Christmassy Baklava

Here in London, the Christmas spirit is evident really early on! It’s mid November and all the Christmas lights have gone on, the store displays are marvelous in their Christmas decorations, and the mood for Christmas has started to set in since October.

This Christmassy baklava just popped up on my Facebook memories, and remembering it just made me drool!
I contemplated remaking it-the photos are circa 2015-and reposting in English, but honestly, I also remembered that I had eaten such a huge quantity the last time I made it, that I decided that 2015 iPhone photos were just fine!

So here goes, this is my version of baklava after I saw a recipe in a British magazine, that suggested a chestnut only baklava. I decided to add some ingredients along the way-mostly what I had in hand at the moment-and voila: a chestnut, apple, cranberry, cinnamon, cardamom and orange, buttery, syrupy and crunchy baklava.

The first bite alone will make you ‘feel’ Christmassy inside, thus the inevitable name! 
If you have fresh chestnuts, by all means go ahead and use them, however reading my Greek blogposts I see that I decided to make this baklava exactly because I had fresh chestnuts in the house, but then discovered a ready boiled pack in the pantry and immediately decided to make my life a lot easier.
Yes, I would still make the same choice today, as making baklava is a little time consuming on it’s own-just because you have to butter each layer of phyllo pastry one by one-so why not make it easier by any avoiding extra hassle?

Two other ingredients make a huge difference in this specific dessert: the phyllo pastry-it has to be good quality, thin phyllo especially for baklava making-and of course, the butter. 
It has to be real butter of the best quality again. You can use ghee, goats or sheeps butter as well, depending on your preferences and tastebuds. Traditionally it has to be made with clarified sheeps butter, but I find that cows butter does baklava justice as well, so any unsalted butter will do.
A third very important ingredient is the honey. That has to be pure, as it flavours the whole baklava, thus I suggest you use Greek honey-of course!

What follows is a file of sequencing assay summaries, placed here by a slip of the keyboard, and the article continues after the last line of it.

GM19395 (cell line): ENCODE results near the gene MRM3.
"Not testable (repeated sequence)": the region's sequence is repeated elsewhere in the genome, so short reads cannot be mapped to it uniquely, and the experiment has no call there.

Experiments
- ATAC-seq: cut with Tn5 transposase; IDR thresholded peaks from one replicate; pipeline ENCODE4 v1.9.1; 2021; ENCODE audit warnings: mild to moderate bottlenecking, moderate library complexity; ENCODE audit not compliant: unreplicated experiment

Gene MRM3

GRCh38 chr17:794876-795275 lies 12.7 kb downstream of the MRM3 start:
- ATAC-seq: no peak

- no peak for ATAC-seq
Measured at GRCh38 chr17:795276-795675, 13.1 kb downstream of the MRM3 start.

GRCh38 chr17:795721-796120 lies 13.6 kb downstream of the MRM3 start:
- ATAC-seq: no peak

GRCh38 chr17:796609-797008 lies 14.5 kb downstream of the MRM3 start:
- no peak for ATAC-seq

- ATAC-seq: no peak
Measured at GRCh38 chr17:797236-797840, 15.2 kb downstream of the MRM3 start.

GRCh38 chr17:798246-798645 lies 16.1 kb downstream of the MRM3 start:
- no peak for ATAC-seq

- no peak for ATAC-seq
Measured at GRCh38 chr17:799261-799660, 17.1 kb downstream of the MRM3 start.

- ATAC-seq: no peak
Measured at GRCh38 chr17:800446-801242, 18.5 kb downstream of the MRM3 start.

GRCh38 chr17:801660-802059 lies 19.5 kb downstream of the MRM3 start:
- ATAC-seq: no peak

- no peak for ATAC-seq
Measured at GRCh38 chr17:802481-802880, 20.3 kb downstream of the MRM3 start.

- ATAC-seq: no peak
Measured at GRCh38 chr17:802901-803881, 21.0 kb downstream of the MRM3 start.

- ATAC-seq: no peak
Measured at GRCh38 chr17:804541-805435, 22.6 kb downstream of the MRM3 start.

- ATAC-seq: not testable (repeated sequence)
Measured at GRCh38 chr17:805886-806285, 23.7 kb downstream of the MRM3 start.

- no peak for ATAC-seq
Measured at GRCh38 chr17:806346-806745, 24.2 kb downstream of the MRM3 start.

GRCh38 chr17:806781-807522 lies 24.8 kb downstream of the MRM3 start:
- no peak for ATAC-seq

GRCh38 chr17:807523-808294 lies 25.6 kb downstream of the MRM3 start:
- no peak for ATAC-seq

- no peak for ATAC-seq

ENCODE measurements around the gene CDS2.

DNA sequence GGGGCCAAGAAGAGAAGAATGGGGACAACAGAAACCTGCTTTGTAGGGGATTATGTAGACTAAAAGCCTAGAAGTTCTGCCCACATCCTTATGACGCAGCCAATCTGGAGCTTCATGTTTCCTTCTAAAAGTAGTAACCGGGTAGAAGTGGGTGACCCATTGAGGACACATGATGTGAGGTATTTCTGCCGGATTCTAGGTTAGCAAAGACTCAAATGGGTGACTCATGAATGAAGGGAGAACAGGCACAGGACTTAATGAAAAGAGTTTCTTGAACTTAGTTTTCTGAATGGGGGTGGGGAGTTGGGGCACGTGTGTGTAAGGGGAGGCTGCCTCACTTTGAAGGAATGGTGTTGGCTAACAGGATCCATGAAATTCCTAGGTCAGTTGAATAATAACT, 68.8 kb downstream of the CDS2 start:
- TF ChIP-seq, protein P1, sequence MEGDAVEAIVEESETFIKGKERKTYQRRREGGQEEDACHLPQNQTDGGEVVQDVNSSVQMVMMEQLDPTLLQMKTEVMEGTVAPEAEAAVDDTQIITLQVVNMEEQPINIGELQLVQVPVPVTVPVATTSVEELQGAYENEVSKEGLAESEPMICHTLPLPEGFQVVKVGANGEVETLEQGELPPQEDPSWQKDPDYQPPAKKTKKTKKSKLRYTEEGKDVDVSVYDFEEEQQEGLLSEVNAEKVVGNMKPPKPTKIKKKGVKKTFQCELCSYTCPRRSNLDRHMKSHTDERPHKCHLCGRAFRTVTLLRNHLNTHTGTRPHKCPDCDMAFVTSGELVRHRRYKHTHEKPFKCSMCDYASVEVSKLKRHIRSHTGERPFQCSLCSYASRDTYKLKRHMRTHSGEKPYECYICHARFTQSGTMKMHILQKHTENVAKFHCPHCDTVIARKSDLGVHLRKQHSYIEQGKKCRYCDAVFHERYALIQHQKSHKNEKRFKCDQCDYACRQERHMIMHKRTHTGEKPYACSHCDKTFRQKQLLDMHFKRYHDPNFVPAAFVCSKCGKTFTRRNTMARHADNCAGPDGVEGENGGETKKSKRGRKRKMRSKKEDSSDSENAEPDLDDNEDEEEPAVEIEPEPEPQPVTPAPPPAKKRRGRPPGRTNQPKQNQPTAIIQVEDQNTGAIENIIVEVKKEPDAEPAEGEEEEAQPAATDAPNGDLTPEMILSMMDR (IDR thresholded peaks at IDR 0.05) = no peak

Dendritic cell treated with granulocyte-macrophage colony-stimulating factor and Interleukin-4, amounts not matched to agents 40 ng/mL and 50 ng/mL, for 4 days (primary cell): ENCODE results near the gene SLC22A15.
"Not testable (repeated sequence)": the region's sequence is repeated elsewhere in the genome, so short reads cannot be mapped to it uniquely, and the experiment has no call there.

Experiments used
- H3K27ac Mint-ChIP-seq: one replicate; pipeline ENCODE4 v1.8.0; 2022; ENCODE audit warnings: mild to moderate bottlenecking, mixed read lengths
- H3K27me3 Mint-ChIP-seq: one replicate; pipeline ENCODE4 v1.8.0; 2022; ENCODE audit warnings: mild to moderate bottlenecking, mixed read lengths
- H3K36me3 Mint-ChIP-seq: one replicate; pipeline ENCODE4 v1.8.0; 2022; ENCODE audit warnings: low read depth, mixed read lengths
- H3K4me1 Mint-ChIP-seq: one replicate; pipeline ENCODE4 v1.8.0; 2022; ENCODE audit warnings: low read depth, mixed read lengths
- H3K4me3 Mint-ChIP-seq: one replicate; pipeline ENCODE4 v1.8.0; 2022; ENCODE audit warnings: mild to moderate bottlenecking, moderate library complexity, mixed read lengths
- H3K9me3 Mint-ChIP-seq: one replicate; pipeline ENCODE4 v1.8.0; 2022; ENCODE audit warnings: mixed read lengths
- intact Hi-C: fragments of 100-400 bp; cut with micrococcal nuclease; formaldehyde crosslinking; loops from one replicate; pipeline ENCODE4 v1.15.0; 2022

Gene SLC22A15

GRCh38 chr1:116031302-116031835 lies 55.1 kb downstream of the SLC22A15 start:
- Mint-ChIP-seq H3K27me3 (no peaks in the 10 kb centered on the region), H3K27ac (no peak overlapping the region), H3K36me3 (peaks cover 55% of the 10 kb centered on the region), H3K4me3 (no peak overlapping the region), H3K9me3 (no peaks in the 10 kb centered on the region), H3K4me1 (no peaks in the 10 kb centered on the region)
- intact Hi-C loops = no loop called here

If you do go ahead and make it, please tag me on Instagram, as I love to see my recipes being made and eaten! 

  • 1 pack thin phyllo pastry 
  • 200gr chestnuts, boiled and peeled 
  • 1 apple-any red apple will do 
  • 3/4 cup dried cranberries 
  • 1.5 cup peeled walnuts 
  • 1/2 cup light brown sugar 
  • 200gr butter 
  • 1 tsp cinnamon 
  • 1 tsp grated cardamom-around 10 pods 

For the syrup: 
  • 1 cup caster sugar 
  • 1/3 cup Greek honey 
  • 1/2 cup water 
  • 1 cinnamon stick 
  • 1/2 tsp ground cardamom or 4-5 pods of whole cardamom which you will grind
  • 1 whole unwaxed orange peel 

  1. Preheat your oven to 160 degrees Celsius. You will need a mid sized oblong baking dish, around 23cm by 33cm.
  2. Place the walnuts on a baking tray lined with parchment paper, and place in the oven for 6-8 minutes. When they are done, grind them until quite thin.
  3. Peel the apple and cut into really small cubes. Cut the chestnuts in the same size. 
  4. In a big bowl, mix the cranberries, the apples, the grated cardamom and cinnamon together. 
  5. Add the grated walnuts, the sugar and chestnuts and mix well with a spoon. 
  6. Melt the butter in a small pot or microwave it for 1.5-2 minutes. 
  7. Open your pack of phyllo, remove from packaging, and cut all the phyllo in half with a big kitchen knife-or scissors. Cover it up with a kitchen towel while you work, as it dries up really really fast. 
  8. Butter the cake pan well with a pastry brush, and place the first sheet of phyllo. Butter this one up as well and place the second one over it. Keep buttering and layering for 6 times repetitively. 
  9. Cut any side lengths of the phyllo, and add half of the filling on to the first layer of phyllo. 
  10. Add 6 more layers of phyllo-same as before, buttering in between layers-add the rest of the filling, and finish it off by adding the last 6 phyllo layers-again, buttering in between layers. 
  11. Using a sharp knife, cut into diamond or square shapes all the way to the bottom of the dish, and add the remaining butter spooning it over the whole balava.
  12. Place in the oven and bake for 20 minutes.  Than, raise the temperature to 180 degrees Celsius, and bake for 15 more minutes, until the baklava gets a nice red finish. 
  13. While it bakes, and during the 1st 20 minutes, prepare the syrup. 
  14. Add all ingredients together in a small pot. Once the mixture starts to boil, lower the temperature and let the syrup simmer for 10-12 minutes. It will reduce to almost 1/2 of its volume. When it’s ready, remove from the pot and place in a fireproof glass container, so that it cools off as much as possible until the baklava is fully baked. 
  15. Once the baklava is done, take it out if the oven and spoon over it all the  syrup. Let it cool off completely before serving. 


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